Sunday, July 19, 2015

A House not Made by Hands

Proper 11b 2015 • SJF • Tobias Stanislas Haller BSG
You are no longer strangers and aliens, but you are citizens with the saints and also members of the household of God, built upon the foundation of the apostles and prophets, with Christ himself as the cornerstone.

We continue our readings from the Court History of ancient Israel with an incident that tells us a great deal about God, and our relationship with God. King David by this time has settled in and settled down as a comfortable monarch secure on his throne. He has wiped out the few who continued to support Saul that remained of Saul’s friends who still considered David to not deserve the throne. He has conquered the Jebusites who held the heights of Mount Zion and he has renamed that part of the Jerusalem as his own: the City of David. He has defeated the last few outbreaks of Philistine resistance, as Second Samuel tells us, from Geba to Gezer, whipping their tails back to the seaside, away from Jerusalem. His neighbor to the north, King Hiram of Tyre, no doubt wishing to curry favor with this new powerful ruler on his borders, sends a small army — not of soldiers, but of carpenters and masons, with a supply of cedar-wood, and builds David a beautiful house, a palace to live in. This is the act that finally convinces David that he has it made, and one of the first things he does in this new settled kingdom, as we heard in last week’s reading, is to fetch the Ark of God from where it has rested, to bring it into the City of David with dancing and rejoicing.

And so we come to today: David reflects on the fact that he has a nice house to live in, but the Ark of God is still camping out in a tent; and he tells the prophet Nathan about his plan to build God a house of wood and stone. Nathan at first gives his OK, but then God speaks to the prophet and tells Nathan to tell David to hold his horses. God tells David through the prophet that he hasn’t asked for a house to live in — just as God had never asked any of the tribal leaders, judges or prophets before David to build a house as a dwelling or resting place. On the contrary, God has clearly preferred the outdoor life — traveling with the people of God in a tent and a tabernacle. God moved about, enthroned upon the cherubim adorning the Ark of the Covenant — the Ark that had rings built right into the side so that carrying-poles could be slipped through and put in place at the drop of a hat, and the Ark could be carried by bearers and move as God willed. This moveable Ark has served for centuries as the sign of God’s presence — a presence that moves with God’s people.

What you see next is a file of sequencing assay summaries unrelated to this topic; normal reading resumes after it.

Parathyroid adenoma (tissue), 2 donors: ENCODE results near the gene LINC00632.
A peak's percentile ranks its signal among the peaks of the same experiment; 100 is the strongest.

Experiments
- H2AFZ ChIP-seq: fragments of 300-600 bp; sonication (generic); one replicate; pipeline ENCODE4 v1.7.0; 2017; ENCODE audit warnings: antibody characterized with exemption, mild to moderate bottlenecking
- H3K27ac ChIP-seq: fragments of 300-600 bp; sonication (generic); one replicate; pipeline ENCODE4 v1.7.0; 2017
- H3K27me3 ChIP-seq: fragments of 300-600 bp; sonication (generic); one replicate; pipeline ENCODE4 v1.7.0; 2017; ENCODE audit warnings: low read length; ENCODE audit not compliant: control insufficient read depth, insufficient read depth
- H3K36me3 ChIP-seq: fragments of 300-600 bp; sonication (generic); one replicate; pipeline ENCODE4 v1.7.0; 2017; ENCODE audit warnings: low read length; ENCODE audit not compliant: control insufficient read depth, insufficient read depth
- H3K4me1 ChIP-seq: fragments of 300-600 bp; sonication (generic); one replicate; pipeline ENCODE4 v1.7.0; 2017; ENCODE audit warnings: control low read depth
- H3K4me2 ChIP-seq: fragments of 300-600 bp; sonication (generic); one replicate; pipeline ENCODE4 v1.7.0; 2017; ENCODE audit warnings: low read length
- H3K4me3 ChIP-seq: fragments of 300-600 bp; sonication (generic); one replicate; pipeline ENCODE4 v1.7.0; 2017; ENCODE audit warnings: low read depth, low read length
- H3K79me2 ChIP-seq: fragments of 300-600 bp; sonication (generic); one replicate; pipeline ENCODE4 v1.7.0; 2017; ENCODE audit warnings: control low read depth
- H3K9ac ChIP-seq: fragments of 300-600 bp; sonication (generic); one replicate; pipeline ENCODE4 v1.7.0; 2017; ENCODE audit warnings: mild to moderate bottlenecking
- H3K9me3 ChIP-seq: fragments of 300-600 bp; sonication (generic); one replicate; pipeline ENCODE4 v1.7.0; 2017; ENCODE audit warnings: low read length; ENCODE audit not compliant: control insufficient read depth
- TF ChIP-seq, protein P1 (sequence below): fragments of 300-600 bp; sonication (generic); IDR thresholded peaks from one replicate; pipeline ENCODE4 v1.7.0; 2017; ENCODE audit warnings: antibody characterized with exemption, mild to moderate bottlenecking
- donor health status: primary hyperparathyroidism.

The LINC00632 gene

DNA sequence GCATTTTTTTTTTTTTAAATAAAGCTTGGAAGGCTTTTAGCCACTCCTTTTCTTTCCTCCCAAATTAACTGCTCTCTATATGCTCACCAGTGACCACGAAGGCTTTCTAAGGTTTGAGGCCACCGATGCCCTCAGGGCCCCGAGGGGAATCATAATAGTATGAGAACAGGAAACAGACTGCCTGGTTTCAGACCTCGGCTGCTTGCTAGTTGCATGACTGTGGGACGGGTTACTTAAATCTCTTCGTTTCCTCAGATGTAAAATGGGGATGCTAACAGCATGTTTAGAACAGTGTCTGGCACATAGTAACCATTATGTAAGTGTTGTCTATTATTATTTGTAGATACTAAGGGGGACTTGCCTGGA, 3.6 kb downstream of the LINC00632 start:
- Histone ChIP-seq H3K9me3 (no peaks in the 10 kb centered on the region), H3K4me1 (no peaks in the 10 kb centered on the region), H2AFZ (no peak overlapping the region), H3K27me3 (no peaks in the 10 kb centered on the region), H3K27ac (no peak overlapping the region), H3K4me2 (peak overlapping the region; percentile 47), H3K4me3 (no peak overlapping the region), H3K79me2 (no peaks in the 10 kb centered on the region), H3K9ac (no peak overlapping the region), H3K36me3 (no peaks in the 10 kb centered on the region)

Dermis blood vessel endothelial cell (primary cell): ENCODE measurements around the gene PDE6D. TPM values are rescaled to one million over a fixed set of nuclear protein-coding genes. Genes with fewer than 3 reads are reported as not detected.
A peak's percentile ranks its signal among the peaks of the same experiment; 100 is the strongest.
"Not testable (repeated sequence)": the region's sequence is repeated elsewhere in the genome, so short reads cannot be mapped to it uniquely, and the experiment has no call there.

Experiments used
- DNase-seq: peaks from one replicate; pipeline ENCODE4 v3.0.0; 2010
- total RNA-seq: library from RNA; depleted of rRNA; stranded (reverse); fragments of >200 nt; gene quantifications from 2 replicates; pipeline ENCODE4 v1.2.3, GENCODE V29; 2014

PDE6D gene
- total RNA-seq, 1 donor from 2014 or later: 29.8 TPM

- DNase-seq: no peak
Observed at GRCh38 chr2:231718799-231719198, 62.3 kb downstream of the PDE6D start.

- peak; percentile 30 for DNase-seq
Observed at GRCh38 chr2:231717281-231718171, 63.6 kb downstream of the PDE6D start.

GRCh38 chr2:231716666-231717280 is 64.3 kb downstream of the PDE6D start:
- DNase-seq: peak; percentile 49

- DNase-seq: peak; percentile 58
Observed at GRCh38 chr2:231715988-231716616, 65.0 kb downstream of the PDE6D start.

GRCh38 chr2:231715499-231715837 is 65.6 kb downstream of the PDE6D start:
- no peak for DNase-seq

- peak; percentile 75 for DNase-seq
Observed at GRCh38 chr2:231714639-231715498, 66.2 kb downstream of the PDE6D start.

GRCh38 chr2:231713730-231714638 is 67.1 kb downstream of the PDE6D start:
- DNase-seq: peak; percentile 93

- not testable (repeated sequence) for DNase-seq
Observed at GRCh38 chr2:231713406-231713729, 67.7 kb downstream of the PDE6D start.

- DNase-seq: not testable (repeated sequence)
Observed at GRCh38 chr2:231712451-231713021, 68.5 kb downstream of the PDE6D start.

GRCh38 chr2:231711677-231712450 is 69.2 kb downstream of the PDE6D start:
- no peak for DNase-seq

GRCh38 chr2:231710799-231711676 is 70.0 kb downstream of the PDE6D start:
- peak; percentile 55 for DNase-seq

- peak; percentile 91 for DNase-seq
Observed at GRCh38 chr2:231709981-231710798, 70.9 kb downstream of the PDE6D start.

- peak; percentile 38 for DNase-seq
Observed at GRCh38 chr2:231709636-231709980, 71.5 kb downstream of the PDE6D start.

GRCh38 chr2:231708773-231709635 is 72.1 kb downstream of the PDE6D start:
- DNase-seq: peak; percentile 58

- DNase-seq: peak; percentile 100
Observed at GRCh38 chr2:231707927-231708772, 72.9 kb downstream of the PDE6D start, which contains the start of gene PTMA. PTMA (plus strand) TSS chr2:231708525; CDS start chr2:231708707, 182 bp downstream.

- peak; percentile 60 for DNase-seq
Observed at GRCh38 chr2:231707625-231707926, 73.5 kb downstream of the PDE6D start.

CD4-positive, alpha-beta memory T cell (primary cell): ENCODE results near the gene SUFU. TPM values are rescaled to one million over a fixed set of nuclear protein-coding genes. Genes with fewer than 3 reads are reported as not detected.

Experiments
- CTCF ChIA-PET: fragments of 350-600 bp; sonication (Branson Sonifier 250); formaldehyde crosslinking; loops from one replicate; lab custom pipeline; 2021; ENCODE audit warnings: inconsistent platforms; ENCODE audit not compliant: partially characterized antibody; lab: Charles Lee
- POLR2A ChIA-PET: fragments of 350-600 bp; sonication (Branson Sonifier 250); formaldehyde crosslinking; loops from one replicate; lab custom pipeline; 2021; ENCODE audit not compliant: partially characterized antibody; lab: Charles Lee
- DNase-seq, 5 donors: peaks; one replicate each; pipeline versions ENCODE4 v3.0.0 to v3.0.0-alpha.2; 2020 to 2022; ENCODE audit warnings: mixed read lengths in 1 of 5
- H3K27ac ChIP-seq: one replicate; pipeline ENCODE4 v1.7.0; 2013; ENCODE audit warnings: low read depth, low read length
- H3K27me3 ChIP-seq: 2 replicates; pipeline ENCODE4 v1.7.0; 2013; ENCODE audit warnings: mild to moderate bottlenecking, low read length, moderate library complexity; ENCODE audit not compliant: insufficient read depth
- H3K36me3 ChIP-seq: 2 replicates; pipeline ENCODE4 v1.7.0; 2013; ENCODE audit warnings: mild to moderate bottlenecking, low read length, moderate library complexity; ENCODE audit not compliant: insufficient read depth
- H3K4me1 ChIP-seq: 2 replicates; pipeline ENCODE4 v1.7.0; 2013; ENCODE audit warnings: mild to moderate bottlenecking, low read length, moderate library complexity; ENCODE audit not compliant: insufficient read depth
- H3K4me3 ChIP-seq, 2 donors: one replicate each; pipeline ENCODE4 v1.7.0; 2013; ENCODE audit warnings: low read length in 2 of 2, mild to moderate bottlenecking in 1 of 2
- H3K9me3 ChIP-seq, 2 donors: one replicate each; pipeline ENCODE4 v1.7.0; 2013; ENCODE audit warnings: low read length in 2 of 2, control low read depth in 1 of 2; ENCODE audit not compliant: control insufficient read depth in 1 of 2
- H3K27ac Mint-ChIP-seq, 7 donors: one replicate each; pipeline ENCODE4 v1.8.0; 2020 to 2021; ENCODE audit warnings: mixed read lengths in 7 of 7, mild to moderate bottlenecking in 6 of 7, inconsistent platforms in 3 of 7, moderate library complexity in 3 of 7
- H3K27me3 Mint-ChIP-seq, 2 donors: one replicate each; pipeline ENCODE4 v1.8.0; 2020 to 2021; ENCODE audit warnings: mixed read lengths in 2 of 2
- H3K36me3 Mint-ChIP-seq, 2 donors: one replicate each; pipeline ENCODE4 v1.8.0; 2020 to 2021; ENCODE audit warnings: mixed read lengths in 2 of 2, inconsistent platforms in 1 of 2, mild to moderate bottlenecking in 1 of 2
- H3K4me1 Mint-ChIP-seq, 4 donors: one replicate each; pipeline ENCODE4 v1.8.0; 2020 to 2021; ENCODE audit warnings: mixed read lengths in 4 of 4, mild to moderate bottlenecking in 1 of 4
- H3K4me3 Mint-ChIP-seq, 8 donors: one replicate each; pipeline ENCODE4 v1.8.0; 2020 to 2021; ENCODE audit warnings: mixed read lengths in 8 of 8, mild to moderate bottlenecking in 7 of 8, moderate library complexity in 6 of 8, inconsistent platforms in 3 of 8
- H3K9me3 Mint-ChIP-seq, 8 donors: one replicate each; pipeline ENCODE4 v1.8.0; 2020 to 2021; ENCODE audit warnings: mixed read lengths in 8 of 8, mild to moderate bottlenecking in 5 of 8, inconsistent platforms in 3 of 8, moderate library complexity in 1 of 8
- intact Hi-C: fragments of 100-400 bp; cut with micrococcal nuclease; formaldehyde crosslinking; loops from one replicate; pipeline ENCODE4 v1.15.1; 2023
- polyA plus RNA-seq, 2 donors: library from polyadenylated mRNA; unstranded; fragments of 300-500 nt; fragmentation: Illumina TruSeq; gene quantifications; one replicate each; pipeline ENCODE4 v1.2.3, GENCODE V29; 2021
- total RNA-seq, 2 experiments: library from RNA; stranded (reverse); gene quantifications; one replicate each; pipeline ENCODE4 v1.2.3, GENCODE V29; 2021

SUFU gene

But then, after declaring no need for a house, God takes it one step further. Not only does God not ask for a house, but God will make David a house — and here is a play on words, for God is not speaking (in David’s case) about a house of wood and stone, which David already has thanks to King Hiram of Tyre. God is talking about making David into a royal house — like the House of Windsor or the House of Hanover. God will set up the House of David as a royal lineage.

That became a reality, attested not only in the Scripture, but in an artifact discovered just over 20 years ago in an archaeological dig in the Holy Land. It is an engraved stone war memorial dating from about one to two hundred years after the time of King David On it, the King of Damascus celebrates a victory over the King of “the House of David” — Beit David. It is the only archeological find (so far) that mentions David by name, and one of only four that mentions Israel. Not all scholars accept that this war memorial actually means what it appears to say, and there are other different interpretations. (One of the problems about Hebrew writing is that it is open to many interpretations — which is one of the reasons the Scriptures themselves have received so many different readings down through the centuries. For instance the letters that spell the name of David in Hebrew can also mean “uncle” or “beloved.” It all depends on what you mean. Just look at the two different meanings of the word “house” in our present example — David intends to think about a physical example, the house built of stone and cedar, but God provides him with the another meaning of “house” — the house of flesh and blood in his descendants stretching on through time. )